To celebrate, I would like to share with you some of my thoughts on one of the most motivating drivers behind my apostasy and eventual rejection of all religions: the rejection of Joseph Smith’s supernatural claims.
As I’ve stated here before, I was not born nor raised LDS. Although I joined the church at a young age (15) for mostly social reasons, I revisited my beliefs at a later time and can honestly say I really believed (and wanted to believe) the history and doctrine of the church. I became interested early on in its doctrines and eagerly wanted to teach the youth in the church. I was in Scouting and taught Primary. I did firesides and youth conferences and was generally involved in everything good the church had to offer.
Needless to say, the more I learned about the history of the church and its doctrines, the more I started to see the ugly side of it all. Between the obvious dealings with polygamy and racial discrimination to more involved topics such as Smith’s past, the Book of Abraham Papyri, or the Mountain Meadows Massacre ,I found myself truly disenchanted with the responses to such issues provided to me by the church. I became more and more confused about the church to which I belonged.
But my doubts really all started with ol’ Joe, however, so I’ll dedicate my post to him and his genius in conning the folks in this great land. The man is indeed amazing if he foresaw a fraction of the empire he helped build.
So, without further ado, here are 4 reasons why I deny Joseph Smith’s claims:
1) There’s no reliable evidence
“The weight of evidence for an extraordinary claim must be proportioned to its strangeness” said Simon Laplace, which the great Carl Sagan reworded later on as “extraordinary claims require extraordinary evidence.”
I contend that, in this day and age, at least in most developed countries, Smith’s claims of visions and magical tools would be highly scrutinized and eventually deemed ludicrous and borderline schizophrenic by most (unfortunately there are still plenty gullible people who still believe in enough woo to give credence to such tales). I would hope to believe they would not survive or, at best, it would exist a la Scientology, which is today a laughing stock among anyone seriously considering a theology.
2) His dirty past
From an early age, Smith and his family were actively involved in folk magic and claims of mystical visions which they said were from god. They also practiced treasure hunting via seer stones to augment their income. He was eventually arrested in one of his treasure quests and eventually forfeited his business, double crossing his partners in the process. Smith himself tells of his first vision at age 15, in which god told him his sins were forgiven and no church existed that was true. His wife’s parents never approved of their marriage and his dealing in polygamy were mostly kept secret from her. This portrayal of a young man highly influenced by religion is not unlike the youth of today involved in organizations such as Christ Triumphant Church and others around the country.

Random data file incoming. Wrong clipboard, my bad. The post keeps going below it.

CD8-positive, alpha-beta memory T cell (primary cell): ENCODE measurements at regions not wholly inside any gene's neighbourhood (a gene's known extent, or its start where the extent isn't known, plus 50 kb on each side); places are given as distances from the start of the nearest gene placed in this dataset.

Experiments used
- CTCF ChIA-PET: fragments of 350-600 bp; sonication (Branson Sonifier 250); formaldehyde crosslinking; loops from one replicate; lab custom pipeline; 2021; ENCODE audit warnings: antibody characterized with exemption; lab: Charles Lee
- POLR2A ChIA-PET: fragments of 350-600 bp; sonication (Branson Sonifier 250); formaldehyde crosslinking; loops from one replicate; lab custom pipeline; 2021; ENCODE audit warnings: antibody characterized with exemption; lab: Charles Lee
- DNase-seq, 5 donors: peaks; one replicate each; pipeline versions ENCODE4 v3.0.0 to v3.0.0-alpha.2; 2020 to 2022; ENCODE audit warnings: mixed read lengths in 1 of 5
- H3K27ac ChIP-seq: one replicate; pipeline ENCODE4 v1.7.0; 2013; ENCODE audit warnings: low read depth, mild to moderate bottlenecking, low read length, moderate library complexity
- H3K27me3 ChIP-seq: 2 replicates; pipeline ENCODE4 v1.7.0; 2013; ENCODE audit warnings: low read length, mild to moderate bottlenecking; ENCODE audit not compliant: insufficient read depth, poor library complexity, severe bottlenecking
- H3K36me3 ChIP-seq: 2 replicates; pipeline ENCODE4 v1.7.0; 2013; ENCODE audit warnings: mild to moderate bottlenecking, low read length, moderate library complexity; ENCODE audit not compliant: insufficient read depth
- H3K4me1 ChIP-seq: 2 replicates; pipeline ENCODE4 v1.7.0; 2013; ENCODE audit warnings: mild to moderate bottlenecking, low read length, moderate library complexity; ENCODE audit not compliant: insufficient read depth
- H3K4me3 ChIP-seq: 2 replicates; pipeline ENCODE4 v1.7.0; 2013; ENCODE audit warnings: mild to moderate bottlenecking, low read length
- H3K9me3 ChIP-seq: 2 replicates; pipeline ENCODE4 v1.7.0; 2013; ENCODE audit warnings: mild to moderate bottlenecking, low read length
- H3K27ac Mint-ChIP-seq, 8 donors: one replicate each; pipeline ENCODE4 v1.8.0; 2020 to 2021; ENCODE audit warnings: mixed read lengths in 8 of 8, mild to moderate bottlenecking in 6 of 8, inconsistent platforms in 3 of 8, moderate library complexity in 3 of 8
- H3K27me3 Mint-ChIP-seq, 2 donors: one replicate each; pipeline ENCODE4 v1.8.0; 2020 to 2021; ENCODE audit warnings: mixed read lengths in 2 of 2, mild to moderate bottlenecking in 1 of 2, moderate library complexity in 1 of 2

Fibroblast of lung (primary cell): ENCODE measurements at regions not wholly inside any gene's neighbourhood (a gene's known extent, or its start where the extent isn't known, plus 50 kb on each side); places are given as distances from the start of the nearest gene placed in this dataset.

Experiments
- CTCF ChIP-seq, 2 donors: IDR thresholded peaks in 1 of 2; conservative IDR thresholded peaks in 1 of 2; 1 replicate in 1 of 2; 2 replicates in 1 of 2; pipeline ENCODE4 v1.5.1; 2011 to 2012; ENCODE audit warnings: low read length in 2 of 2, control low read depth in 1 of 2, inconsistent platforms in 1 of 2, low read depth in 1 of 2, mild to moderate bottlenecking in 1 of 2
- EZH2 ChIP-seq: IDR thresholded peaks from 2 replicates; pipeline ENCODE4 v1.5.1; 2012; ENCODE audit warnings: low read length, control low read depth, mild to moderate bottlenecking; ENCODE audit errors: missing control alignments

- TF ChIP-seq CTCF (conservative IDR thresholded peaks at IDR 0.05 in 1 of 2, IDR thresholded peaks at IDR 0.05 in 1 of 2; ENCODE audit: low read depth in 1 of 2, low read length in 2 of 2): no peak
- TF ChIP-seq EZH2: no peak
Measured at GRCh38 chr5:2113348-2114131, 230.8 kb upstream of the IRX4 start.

3) It’s the same old story
Smith was definitely not the only one to have ever created a following or started a new religion, and especially during the early 19th Century’s Second Great Awakening, which led to the beginnings of many new denominations and gave upstate New York the nickname of “Burned-over district,” giving rise to Adventism, Restorationism, the LDS church, and the Holiness movement, among others.
4) The bottom line
“Is it more probable that nature should go out of her course, or that a man should tell a lie? We have never seen, in our time, nature go out of her course, but we have good reason to believe that millions of lies have been told in the same time; it is therefore at least millions to one, that the reporter of a miracle tells a lie.” – Thomas Paine.
A friend of mine was telling me the story of a co-worker who one day said he had a vision from god and that god had spoken to him. This man took to write down the message on pieces of paper and placed one on each person’s desk. He was called into his boss’ office and told that the workplace was no place to disseminate religious claims. The co-worker repeated the offense and was fired. I’m willing to believe no one in the company thought they had just got rid of a true prophet of a god, but a zealous (or maybe even crazy), religious person. The bottom line is, if Joseph Smith wasn’t outright lying and swindling the people around him, he was just truly delusional.
For a complete, unbiased account of Joseph Smith’s history, check out Fawn Brodie’s No Man Knows My History: The Life of Joseph Smith.
(post context borrowed respectfully from “Unreasonable Faith.”)